Usually when I read about rumors, I generally ignore them because they can it can lead to false hope and potentially puts trust into people who have no real connection to the people responsible for the games we love. I’d like to discuss two articles I came across a month ago: One article that describes Stardock’s plans and an article that briefly describes what the Activision’s studios are working on.
Alexander Sliwinski from Joystiq.com wrote an article about Brad Wardell from Stardock announcing that they are currently hiring people to work on various projects. It gave vague descriptions:
CEO Brad Wardell tells us the company is currently looking for "experienced" devs to work on:
- "Turn based fantasy strategy game" -- Likely, Elemental.
- "Real-time space strategy game" -- Speculation: More Sins of a Solar Empire, the diplomacy pack?
- "Party-based, single player, role playing game"
- "Real-time land-based strategy game"
- "Turn-based space strategy game" -- Likely, Galactic Civilizations III (but, could be Master of Orion or Star Control.)
While I believe that Stardock does have plans to publish different strategy and role playing games, none of five descriptions would fit Star Control II or a sequel. Although the first Star Control 1 does have turn-based elements, Star Control is a mix of action, adventure, science fiction, RPG, strategy and space combat. In addition, Atari still owns the rights to the name “Star Control”, while Toys for Bob own the game’s content such as the characters, ships and the plot itself. If Stardock is planning on a game similar to Star Control, I’d love to see what it would be like.
A California-based magazine company by the name of Variety wrote an article about Activision’s studios. They are fully aware of Activision’s tendency to push sequels and movie tie-ins:
The publisher's business model is based entirely on brands that it "exploits" (sequelizes and spins off) on a regular basis. Once in a while a studio gets to make a new property, like Raven is doing with "Singularity," but most of the time, they're working on a franchise. Infinity Ward has "Modern Warfare," Neversoft took ownership of "Guitar Hero," Vicarious Visions does Wii versions of "Guitar Hero," etc.
I completely agree with them. It’s the classic “low risk, low investment, high sales” formula that is geared towards family audiences. Here is the list of what Activision’s studios are working on as of April 22:
This list is based on publicly available information and my own reporting, but is probably a bit incomplete. And certainly doesn't include any potential new franchises that haven't yet been announced or uncovered.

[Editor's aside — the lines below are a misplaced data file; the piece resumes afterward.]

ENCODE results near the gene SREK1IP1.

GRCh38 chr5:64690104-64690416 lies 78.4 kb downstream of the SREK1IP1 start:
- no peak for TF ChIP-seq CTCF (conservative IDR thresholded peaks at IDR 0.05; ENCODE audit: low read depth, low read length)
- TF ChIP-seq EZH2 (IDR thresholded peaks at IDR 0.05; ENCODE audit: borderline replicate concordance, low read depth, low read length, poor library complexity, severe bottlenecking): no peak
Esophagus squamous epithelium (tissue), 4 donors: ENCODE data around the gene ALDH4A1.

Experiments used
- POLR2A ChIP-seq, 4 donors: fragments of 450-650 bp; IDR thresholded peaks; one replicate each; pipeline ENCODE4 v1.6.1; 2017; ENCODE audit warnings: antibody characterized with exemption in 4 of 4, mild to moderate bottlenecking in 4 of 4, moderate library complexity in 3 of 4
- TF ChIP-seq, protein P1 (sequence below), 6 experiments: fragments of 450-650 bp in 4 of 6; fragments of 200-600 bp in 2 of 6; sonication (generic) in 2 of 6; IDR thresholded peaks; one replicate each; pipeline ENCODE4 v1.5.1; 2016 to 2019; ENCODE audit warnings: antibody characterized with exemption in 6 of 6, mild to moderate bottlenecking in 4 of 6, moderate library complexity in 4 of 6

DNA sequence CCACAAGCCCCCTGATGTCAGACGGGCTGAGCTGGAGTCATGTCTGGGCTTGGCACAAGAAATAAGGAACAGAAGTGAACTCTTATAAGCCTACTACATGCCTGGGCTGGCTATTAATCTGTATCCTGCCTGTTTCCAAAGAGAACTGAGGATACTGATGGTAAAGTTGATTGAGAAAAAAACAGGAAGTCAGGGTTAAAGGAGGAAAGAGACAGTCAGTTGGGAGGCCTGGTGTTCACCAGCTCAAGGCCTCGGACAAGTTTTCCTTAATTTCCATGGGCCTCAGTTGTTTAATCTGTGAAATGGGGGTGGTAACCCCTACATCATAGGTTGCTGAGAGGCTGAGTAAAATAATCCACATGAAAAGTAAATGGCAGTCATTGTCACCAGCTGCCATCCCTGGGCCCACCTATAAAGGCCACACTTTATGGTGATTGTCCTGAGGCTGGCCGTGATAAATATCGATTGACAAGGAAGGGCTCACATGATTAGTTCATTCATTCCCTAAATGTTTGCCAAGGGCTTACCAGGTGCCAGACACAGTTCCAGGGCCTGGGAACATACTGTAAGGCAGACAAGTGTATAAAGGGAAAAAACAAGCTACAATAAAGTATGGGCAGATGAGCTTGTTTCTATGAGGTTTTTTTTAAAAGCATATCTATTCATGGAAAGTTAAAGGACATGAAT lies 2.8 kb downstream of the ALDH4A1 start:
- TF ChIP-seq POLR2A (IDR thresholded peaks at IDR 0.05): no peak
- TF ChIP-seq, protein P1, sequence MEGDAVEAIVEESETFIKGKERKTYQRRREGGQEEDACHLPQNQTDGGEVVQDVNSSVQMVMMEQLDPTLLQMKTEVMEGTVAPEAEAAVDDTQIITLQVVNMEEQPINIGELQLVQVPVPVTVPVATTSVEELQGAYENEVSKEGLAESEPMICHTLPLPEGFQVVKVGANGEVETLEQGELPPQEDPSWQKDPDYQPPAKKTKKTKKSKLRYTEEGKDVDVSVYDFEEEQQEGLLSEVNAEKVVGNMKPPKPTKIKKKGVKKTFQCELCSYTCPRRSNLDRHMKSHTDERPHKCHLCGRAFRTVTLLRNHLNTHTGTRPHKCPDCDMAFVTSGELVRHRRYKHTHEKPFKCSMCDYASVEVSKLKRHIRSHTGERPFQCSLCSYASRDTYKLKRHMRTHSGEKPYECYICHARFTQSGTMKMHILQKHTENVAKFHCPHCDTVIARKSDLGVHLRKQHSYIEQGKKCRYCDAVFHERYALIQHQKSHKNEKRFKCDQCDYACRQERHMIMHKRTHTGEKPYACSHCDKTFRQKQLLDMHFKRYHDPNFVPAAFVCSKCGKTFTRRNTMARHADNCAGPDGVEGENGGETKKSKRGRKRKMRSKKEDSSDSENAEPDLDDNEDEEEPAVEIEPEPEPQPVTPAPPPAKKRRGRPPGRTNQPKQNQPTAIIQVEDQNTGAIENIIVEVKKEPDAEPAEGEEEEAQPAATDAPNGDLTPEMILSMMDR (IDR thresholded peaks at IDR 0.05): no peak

Toys for Bob: DreamWorks Animation games
While the author admits that this is based on public available information and his or her reports, it’s the only thing I can think of that Toys for Bob is working on that isn’t Star Control. DreamWorks Animation does have Madagascar 3 planned for 2012. Activision would definitely appoint TFB to work on the third one because of their experience with the first two. It makes me shudder a little bit because we’re not the target audience and only have good sales because of the movie’s success. I definitely agree with Variety’s article which points out how the different studios constantly have their responsibilities switched around sequels and movie tie-ins. Every time I think about the video game industry in this way, I constantly remember Fred Ford’s words about how it is important to have food on the table.
I’ve read about how Activision was once a struggling company until Bobby Kotick took over, eventually into Activision Blizzard. I have no experience or professional knowledge of the video game industry; I can only offer my opinions and hope that it’s worth reading. Every form of entertainment is constantly being worked on in such a way that it pushes sales with a low investment and it’s not just video games. While people describe Prototype as an original IP, it too is based on the open world genre trends such as Grand Theft Auto, Saint’s Row, Infamous, Crackdown and True Crime. One of the reasons why Prototype received so much attention is because it is a big-budget project, has been delayed a few times and is one of the few games that wasn’t scrapped when Activision merged with Vivendi Universal.
In conclusion, Stardock has various games planned, with no solid evidence that it is remotely close to Star Control other than Brad Wardell’s previous interest in purchasing the rights from Atari. The Star Control news has been quiet lately and hopefully, new information will come in the future.